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UCLA wins National Championship in all-California thriller


2019 TOC UCLA champions

UCLA defeated the University of California, Berkeley in an all-California final that pitted the 2011 champion Bruins of USTA Southern California against the four-time champion Golden Bears from USTA Northern California.

Earlier in the day UCLA knocked off Duke, while California defeated Cornell to set up the final showdown at the Surprise Tennis & Racquet Complex in Surprise, Ariz.

“It feels great, there’s just no other way to describe it,” said UCLA captain Aaron Yu. “It’s just fantastic, especially as a senior. There were a lot of pitfalls, a lot emotion being the captain and being in charge of the roster. It’s really stressful so I’m glad in the end it all worked out.”

Neither team had lost of match heading into Saturday’s final, with UCLA’s closest call coming against Miami in the quarterfinals, a two-game win, while California’s five-game win in the semifinals proved to be its toughest test of the tournament.

The Golden Bears were looking for their first national title since back-to-back wins in 2014-2015, a year before the current senior class arrived on campus in Berkeley, while the Bruins wanted to secure the program’s second national title after a pair of top-five finishes the last two years.

California got off to a hot start, as the men’s doubles pair of Jerod Mah (San Rafael, Calif.) and Alan Valdez (Berkeley, Calif.) scored a 6-4 win over UCLA’s Alex Gaal (Hermosa Beach, Calif.) and Maalik Konop-Defreitas (Saint Paul, Minn.).

The Golden Bears would add to their lead in women’s singles, as California’s talented freshman Britney Pellouchoud (San Diego) cruised to a 6-1 win over junior Tasia Mochernak (San Diego).

UCLA’s comeback began in the third set, as Mocerhnak and partner Michelle Hao (San Diego) got the Bruins on the board with a 6-4 win over Grace Danco (Pacific Palisades, Calif.) and Tiffany Tang (Rogers, Ark.).

The turning point came in men’s singles as UCLA’s Garrett Chun, who has not dropped a set in two years at Nationals, stormed out to a 5-1 lead over freshman Michael Wan (Cupertino, Calif.) when California opted to make a sub, sending in sophomore Ryan Dehmoubed (San Diego). If Chun were to have held serve and won the set 6-1, the match would have been tied 17-17 heading into the decisive mixed doubles set.

However, Dehmoubed broke Chun’s serve and held his own, bringing the set to 5-3. Chun would serve out the set for a 6-3 win, but those two games earned by Dehmoubed meant California held a 19-17 advantage entering the fifth and final set.

Mixed doubles pitted California’s Valdez and Pellouchoud against UCLA’s Gaal and sophomore Alexandra Ryan (Los Gatos, Calif.).

“My partner [Alexandra Ryan] is just super unstressed about everything and I just kind of fed off that,” said Gaal of his mindset heading into the final set. “We said to each other that if we’re going to lose, we’re not going to lose by pushing the ball around, we’re going to lose by being aggressive.”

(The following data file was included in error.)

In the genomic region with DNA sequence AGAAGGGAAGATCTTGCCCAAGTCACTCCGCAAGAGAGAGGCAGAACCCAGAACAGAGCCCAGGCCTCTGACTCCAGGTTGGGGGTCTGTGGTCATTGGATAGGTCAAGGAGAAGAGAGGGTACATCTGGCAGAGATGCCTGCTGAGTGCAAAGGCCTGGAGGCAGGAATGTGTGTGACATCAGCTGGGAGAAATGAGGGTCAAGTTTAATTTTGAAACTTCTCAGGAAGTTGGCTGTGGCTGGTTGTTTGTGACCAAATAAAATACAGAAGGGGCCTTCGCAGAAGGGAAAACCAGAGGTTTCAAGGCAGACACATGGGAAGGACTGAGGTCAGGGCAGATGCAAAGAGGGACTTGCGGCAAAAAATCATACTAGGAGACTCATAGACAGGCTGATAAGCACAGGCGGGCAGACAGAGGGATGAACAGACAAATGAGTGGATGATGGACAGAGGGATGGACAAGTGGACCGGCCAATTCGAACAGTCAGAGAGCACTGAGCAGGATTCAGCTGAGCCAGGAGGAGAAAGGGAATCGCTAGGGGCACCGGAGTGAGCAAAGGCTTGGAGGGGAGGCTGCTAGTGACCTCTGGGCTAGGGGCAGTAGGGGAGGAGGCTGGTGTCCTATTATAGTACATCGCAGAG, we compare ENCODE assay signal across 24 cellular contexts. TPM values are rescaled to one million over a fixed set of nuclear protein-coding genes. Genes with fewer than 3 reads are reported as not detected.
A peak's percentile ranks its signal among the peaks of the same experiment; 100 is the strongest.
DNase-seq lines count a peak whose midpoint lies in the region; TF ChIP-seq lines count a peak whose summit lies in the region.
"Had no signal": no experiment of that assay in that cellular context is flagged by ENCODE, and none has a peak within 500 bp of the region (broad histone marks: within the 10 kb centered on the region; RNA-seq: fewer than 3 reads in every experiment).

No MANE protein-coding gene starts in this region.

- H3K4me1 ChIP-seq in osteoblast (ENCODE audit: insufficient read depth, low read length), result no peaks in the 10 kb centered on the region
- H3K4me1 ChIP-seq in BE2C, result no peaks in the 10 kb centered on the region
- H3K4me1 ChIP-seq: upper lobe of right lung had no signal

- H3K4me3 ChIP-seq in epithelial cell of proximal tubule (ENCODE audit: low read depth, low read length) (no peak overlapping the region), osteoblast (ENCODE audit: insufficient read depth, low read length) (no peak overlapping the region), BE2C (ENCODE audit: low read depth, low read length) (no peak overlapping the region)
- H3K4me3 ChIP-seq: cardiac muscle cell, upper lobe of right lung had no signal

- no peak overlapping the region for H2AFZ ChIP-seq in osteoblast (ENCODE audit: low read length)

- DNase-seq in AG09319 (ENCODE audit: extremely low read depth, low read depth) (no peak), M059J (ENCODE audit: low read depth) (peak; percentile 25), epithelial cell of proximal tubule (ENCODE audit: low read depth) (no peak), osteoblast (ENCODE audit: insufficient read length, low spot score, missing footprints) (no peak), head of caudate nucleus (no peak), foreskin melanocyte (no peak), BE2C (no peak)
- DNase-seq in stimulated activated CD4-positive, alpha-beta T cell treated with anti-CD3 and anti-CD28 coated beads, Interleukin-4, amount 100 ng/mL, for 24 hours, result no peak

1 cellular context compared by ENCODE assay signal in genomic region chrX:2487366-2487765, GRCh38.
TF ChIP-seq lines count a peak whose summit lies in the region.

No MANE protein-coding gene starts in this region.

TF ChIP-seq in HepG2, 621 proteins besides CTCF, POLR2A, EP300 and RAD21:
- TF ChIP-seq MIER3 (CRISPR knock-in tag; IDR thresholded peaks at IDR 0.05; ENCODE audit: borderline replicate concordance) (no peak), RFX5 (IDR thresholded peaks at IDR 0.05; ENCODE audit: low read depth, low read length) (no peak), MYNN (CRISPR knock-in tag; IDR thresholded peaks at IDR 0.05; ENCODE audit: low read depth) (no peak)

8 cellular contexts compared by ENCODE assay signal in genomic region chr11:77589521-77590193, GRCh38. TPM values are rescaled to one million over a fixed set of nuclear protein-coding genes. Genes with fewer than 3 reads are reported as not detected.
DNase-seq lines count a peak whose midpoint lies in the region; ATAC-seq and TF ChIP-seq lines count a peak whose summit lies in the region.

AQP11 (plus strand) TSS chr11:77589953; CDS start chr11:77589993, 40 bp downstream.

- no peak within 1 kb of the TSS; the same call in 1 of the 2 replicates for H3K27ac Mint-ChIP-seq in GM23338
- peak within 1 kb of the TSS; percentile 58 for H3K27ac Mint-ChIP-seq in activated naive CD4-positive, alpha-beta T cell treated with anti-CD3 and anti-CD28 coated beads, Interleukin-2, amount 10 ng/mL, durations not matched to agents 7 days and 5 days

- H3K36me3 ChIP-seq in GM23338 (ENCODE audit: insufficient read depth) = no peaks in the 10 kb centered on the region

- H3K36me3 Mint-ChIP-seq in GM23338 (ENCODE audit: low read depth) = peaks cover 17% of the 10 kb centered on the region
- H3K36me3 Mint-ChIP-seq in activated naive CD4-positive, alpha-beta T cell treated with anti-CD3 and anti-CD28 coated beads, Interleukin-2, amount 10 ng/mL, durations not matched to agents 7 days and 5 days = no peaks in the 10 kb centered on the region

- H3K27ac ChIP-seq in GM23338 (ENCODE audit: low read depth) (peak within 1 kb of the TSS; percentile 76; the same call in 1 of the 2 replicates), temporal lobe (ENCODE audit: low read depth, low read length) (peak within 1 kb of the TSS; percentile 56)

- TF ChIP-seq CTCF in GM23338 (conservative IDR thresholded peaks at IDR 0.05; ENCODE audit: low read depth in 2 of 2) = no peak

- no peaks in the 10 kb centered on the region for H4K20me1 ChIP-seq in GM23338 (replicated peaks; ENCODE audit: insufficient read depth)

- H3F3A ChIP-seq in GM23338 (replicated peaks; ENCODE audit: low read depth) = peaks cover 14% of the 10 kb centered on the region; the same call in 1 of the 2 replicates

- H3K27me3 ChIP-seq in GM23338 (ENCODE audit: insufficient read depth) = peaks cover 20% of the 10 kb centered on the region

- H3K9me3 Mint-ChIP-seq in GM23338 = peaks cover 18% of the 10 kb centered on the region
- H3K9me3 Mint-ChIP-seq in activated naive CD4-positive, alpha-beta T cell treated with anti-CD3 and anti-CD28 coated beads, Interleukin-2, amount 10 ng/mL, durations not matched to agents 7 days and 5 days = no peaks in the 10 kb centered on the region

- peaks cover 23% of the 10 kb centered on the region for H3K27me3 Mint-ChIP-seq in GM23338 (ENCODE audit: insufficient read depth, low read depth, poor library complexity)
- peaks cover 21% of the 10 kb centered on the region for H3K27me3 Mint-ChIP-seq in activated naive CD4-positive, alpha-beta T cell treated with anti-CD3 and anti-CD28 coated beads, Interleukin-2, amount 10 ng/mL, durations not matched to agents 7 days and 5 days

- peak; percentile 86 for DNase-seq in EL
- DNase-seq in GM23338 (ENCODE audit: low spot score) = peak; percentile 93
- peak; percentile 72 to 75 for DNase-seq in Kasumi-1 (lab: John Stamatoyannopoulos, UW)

The set stayed on serve until 3-3, when UCLA broke to take a 4-3 lead. After holding serve to push their lead to 5-3, the Bruins effectively tied up the match at 22 games apiece.

California’s big-serving Valdez was next up, looking to hold serve and potentially force the match into overtime. UCLA soon found themselves up 40-30, with two match points. At 40-40 Gaal returned, sending a backhanded passing shot down the line that landed just in.  

“Before the last point he hits the second serve and I dump the backhand into the net and I honestly thought that was my best chance because this guy had a big first serve,” said Gaal. “So I was lucky he missed it on the next point. But I thought the same thing, I’m going to be aggressive. If I make it, it’s going to be awesome, but if I push it and we lose the point, I would never be able to forgive myself.”

The 23-22 win gives the Bruins their second title and program history, but for California, the loss was disappointing as the senior class came up just short of securing the program’s fifth title.

“We’ve won every tournament we entered so to get to the finals at Nationals and lose by one it’s disappointing but it’s been a great season,” said senior captain Rohan Lageweg (Irvine, Calif.).

Earlier in the day, Duke defeated Cornell in the third-place match, capping an unexpected run at Nationals on the 10th anniversary of their program’s lone national title. The Blue Devils finished 34th a year ago and failed to qualify for Nationals the previous five seasons.

“To see this rapid progression from 34th to third and to be a part of this community of 11 amazing people and even more back at school, it’s an unreal feeling,” said senior co-captain Kanav Chhabra (Irving, Texas).

For Cornell, the fourth-place finish matched the best in program history.

“The competition was really great as usual. I’m just really proud of my team for bringing a lot of energy and competing our hearts out. I couldn’t really ask more from my team,” added sophomore captain Kevin Zhang (Marietta, Ga.).

Elsewhere on Saturday, the University of Georgia won the Silver Bracket, while Michigan prevailed in the Bronze Bracket and Notre Dame came out on top in the Copper Bracket.